These days, most all electric vehicles have ditched traditional door latches for fancy, electronic, integrated pieces. That includes the 2021 Ford Mustang Mach-E, which utilizes what Ford calls an “E-Latch Door System.” The Mach-E electric door latch system utilizes a button on each door that releases the door latch, which the automaker was keen to show off in this recent video.
The Mach-E electric door latch system is quite different from what we’ve seen from other BEV automakers like Tesla, which still utilizes actual door handles, albeit ones that fit flush with the body. To get in the Mach-E, owners must first have the key fob handy, or they can also use their phone as a key. When one of those is detected by the vehicle, the owner simply presses the button on the door to activate the E-Latch.
The door doesn’t open all the way, however – only slightly. Just enough to grab the pull handle located inside the door and pull it open the rest of the way, though those are only located in the front doors. Rear seat passengers have a grab pad on the inside of the door used to complete the process.
While this might raise fears of pinched fingers, Ford has designed the Mach-E so that once the doors are popped open, they cannot be closed again until fully opened. Getting out of the Mach-E is much the same as exiting any other vehicle, as the occupant merely has to pull the level near the armrest to unlatch the door.
Many will undoubtedly worry that the E-Latch won’t function properly, which is to be expected. But it’s worth noting that Ford has designed the system so that even when the battery is depleted or completely dead, the doors can still be opened from the inside by pulling the lever all the way back.
However, getting in the Mach-E with a dead battery isn’t possible unless the owner connects jumper cables to the two power points located in the front lower grille. Then, the Mach-E’s front trunk can be opened so it can be charged.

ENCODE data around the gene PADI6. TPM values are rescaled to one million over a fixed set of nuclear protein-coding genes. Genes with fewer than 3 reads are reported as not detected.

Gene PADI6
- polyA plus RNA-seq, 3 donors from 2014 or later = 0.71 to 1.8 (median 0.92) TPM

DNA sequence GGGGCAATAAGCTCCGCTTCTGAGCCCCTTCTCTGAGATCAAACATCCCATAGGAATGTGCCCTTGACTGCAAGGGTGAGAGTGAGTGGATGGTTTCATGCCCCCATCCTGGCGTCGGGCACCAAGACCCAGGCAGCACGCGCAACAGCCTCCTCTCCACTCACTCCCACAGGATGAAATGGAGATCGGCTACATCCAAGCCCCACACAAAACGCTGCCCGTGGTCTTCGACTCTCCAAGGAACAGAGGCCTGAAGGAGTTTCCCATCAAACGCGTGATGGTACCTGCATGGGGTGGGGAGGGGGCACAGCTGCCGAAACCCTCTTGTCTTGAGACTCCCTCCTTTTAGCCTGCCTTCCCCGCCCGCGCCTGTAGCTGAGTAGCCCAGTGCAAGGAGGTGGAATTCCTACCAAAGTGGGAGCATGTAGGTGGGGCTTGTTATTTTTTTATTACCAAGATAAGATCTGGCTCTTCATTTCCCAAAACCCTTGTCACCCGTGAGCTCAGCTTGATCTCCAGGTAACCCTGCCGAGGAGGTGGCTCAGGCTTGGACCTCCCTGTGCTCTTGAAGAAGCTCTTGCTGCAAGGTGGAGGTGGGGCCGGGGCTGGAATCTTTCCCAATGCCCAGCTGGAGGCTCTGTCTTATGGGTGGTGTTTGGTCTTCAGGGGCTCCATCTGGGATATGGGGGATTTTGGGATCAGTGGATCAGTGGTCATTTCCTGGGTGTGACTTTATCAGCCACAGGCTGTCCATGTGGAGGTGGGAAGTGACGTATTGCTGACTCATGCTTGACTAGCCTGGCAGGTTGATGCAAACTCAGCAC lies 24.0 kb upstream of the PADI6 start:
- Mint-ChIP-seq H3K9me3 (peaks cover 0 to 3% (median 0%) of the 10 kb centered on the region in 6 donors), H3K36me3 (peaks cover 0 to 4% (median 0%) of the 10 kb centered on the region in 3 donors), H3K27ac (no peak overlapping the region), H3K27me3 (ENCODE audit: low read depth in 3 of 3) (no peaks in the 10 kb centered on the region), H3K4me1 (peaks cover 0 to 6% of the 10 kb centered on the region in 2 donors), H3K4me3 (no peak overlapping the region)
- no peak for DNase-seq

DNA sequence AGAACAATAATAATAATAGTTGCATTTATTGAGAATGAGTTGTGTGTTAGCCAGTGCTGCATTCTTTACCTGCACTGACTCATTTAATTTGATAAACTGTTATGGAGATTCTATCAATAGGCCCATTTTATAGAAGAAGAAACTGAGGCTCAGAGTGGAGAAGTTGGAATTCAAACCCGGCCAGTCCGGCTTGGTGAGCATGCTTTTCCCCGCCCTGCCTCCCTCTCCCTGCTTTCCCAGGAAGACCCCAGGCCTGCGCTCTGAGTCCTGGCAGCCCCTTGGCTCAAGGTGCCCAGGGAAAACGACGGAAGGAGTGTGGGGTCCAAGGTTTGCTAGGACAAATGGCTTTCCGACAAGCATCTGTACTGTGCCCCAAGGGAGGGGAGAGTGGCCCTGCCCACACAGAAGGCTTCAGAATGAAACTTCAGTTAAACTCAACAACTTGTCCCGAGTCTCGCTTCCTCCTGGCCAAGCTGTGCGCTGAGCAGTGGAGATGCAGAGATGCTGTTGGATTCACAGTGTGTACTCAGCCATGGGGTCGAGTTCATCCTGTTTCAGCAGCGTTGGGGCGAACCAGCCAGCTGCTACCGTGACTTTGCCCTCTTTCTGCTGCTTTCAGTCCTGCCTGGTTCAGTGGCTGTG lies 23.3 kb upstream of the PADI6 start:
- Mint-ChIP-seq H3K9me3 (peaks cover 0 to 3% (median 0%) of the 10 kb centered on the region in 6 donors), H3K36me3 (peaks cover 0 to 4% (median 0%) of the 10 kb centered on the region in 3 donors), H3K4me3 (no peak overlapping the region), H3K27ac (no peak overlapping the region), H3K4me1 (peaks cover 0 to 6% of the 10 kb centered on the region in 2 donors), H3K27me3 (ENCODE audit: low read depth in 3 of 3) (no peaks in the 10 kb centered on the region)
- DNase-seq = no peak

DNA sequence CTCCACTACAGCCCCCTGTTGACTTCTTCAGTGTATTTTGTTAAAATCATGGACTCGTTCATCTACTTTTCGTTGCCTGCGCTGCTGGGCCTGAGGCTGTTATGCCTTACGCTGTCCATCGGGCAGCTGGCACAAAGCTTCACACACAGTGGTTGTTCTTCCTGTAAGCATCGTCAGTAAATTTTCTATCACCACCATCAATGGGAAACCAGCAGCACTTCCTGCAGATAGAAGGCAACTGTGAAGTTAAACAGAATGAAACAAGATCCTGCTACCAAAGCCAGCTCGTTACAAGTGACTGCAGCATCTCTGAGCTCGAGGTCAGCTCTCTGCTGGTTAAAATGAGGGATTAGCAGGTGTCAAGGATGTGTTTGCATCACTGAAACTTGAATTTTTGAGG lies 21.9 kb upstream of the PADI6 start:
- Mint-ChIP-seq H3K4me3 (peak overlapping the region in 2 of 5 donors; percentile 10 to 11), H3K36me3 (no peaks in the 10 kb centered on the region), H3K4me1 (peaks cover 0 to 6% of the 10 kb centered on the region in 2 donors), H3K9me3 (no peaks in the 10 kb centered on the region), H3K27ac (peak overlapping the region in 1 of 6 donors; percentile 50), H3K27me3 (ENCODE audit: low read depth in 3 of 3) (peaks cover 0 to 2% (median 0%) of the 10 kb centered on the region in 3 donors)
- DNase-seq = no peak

We’ll have much more on the Mach-E soon, so be sure and subscribe to Ford Authority for more Mustang Mach-E news and around-the-clock Ford news coverage.
The Mach-E should have a mechanical backup, just as the Fusion does, and probably the gas Mustang, too.
That idiotic door system is a big reason that I won’t be buying a Mach-E. I have an 8-year-old electric car that I will be looking to replace soon. Too many of the new design EVs have made opening the door a pain in the a**. I won’t be considering them.
So the door won’t close when popped until fully opened? What if your in a tight parking space and can’t fully open the door?
And if you put a portable 12v thingy on the grill contacts you still can’t open the door? How stupid. You gotta charge it first?
this is insane, what is wrong with a regular mechanical latch/ tech for tech sack is ridiculous
Why complicate the locking/unlocking process with such an insane, stupid system. I think I will pass up any car with such a system.
Naming this thing a “Mustang” is a form of blasphemy.
I consider all this effort FORD and other automakers have put into these things beyond silly, and I question Ford Management’s appraisal of the IQ of their typical customers. I’d feel insulted.
I’ve gone through 3 of these goofy things so far with EV vehicles.. A 4th I have not personally experienced but I saw enough that it caused me to never purchase the car.
1). 2011 Tesla Roadster – The driver and passenger doors of this EV Lotus Elise were finally perfected by Lotus with very large, heavy hinges that maintain perfect allignment. Tesla Changed the perfected door latches with electric solenoids that have outdoor HUGE (about 1 sq inch) push buttons which are un-anviled (that is, preventing overtravel of the actuator). Someone with a heavy touch will deform the mechanism, besides the button freezing during snow and sleet.
Since the entire door and window regulator must be removed to get at the deformed switch mechanism – its an expensive repair, and happens anytime you let anyone (or any kid gets near it) ride with you who does not have a ‘watchmaker’s finesse’.